Andrés Manuel López Obrador was elected to ‘transform’ Mexico. Can he do it?
Over 30 million Mexicans voted for Andrés Manuel López Obrador in the country’s July 1 presidential election, handing the former Mexico City mayor a landslide victory over three opponents with 53 percent of the vote.
Luis Gómez Romero, University of Wollongong
López Obrador’s agenda – to root out corruption, reduce violence, rethink Mexico’s gas and energy policy, welcome migrants and spur growth in impoverished areas – is ambitious in this traditionally conservative Latin American nation.
López Obrador has run for president twice on a similar platform, in 2006 and 2012. He lost both times.
To win this year, López Obrador’s young Morena party joined forces with several smaller parties from both right and left to build a triumphant but strange electoral coalition called “Juntos Haremos Historia,” or Together We’ll Make History.
The people now charged with turning López Obrador’s promises into policy when he takes office in December will come from wildly disparate backgrounds, including social progressives, pragmatic business tycoons, evangelical Christians and committed Marxists. The coalition even made room for high-level defectors from all three mainstream Mexican political parties, including the Institutional Revolutionary Party of the outgoing current president, Enrique Peña Nieto.
López Obrador has promised to “transform” Mexico.
With such a wildly varied team behind him, can he actually deliver?
The PRI’s pragmatic legacy
Mexican voters punished Peña Nieto and his party, called “el PRI” for its Spanish acronym, for promoting corruption, allowing deep inequality to fester and turning a blind eye to the country’s ferocious violence. PRI candidate José Antonio Meade received just 16 percent of votes on July 1.
But, as a political analyst born and raised in Mexico, it’s hard not to notice that López Obrador’s new ideologically muddled Morena party looks an awful lot like the old PRI.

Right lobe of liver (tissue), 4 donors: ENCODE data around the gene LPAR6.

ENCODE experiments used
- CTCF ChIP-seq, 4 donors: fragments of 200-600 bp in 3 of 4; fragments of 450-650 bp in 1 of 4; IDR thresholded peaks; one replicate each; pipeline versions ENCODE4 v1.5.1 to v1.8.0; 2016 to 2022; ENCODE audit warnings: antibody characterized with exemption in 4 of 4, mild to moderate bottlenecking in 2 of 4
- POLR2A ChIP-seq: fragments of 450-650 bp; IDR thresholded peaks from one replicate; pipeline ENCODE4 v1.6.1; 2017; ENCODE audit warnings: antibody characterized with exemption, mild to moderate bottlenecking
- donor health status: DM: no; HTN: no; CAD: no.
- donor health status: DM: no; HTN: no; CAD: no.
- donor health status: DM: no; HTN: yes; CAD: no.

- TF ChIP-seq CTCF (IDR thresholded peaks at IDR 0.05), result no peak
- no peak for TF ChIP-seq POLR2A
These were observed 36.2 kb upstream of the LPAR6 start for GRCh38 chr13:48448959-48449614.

Until the disastrous presidency of Peña Nieto, who is finishing out his six-year term with a 21 percent approval rate, the PRI was an extraordinarily powerful, adaptable and resilient political machine. It ruled Mexico almost uncontested for nearly a century.
The PRI emerged from the unrest that followed the Mexican Revolution, which ended in 1920. Ten years of civil war left Mexico with a devastated countryside and perhaps 2 million dead. For years afterward, dozens of powerful militia-backed strongmen, or “caudillos,” vied for power.
To stabilize the country, President Plutarco Elías Calles in 1929 created a political party, the National Revolutionary Party, with the explicit aim of distributing power among the surviving revolutionary caudillos. It would later rebrand as the Partido Revolucionario Institucional, or PRI.
Calles wanted his party to be ideologically indeterminate, because he thought a broad-based political organization would discipline and unify the caudillos without threatening their personal political interests.
So he instructed aides drafting the new party’s platform and bylaws to synthesize fascism, communism and the ideological principles behind the American, English and French political systems.
Calles particularly admired how Benito Mussolini organized Italian workers and business owners into state-sponsored labor collectives to prevent class conflict and quash social unrest.
Versatile and authoritarian
This model allowed Calles to establish a versatile, hybrid governance system.
The PRI successfully incorporated, moderated and controlled different interest groups. The PRI was the party of workers and peasants, of professionals and bureaucrats.
When political conflicts occurred, such as two party members vying to lead the same state, party leaders would mandate internal arbitration. The “losing” party was rewarded for his loyalty with hard cash or a political favor. Backroom negotiations and corruption became the governing style of Mexico.
It was a winning strategy. The PRI ran Mexico uncontested from 1929 until 2000.
Political scientist Giovanni Sartori called the PRI a “pragmatic-hegemonic party” – a regime that dominates by being practical and operative. Its only ideology was power.